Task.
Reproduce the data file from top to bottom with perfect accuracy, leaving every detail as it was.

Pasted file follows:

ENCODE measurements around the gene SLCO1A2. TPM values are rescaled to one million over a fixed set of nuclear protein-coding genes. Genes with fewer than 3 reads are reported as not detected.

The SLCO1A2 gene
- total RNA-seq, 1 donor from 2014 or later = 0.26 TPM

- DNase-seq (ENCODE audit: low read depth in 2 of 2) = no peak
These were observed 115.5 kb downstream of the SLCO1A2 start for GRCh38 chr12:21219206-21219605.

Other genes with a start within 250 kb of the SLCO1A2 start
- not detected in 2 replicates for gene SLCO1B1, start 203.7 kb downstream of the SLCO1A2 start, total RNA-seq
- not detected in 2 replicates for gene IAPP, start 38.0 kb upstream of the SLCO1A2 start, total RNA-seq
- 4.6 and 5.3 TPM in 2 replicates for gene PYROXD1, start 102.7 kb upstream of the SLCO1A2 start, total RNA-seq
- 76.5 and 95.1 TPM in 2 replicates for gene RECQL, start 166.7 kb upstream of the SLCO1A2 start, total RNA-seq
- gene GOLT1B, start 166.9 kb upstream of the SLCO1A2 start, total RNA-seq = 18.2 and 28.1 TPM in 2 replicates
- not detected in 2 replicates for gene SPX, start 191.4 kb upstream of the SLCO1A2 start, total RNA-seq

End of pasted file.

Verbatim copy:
ENCODE measurements around the gene SLCO1A2. TPM values are rescaled to one million over a fixed set of nuclear protein-coding genes. Genes with fewer than 3 reads are reported as not detected.

The SLCO1A2 gene
- total RNA-seq, 1 donor from 2014 or later = 0.26 TPM

- DNase-seq (ENCODE audit: low read depth in 2 of 2) = no peak
These were observed 115.5 kb downstream of the SLCO1A2 start for GRCh38 chr12:21219206-21219605.

Other genes with a start within 250 kb of the SLCO1A2 start
- not detected in 2 replicates for gene SLCO1B1, start 203.7 kb downstream of the SLCO1A2 start, total RNA-seq
- not detected in 2 replicates for gene IAPP, start 38.0 kb upstream of the SLCO1A2 start, total RNA-seq
- 4.6 and 5.3 TPM in 2 replicates for gene PYROXD1, start 102.7 kb upstream of the SLCO1A2 start, total RNA-seq
- 76.5 and 95.1 TPM in 2 replicates for gene RECQL, start 166.7 kb upstream of the SLCO1A2 start, total RNA-seq
- gene GOLT1B, start 166.9 kb upstream of the SLCO1A2 start, total RNA-seq = 18.2 and 28.1 TPM in 2 replicates
- not detected in 2 replicates for gene SPX, start 191.4 kb upstream of the SLCO1A2 start, total RNA-seq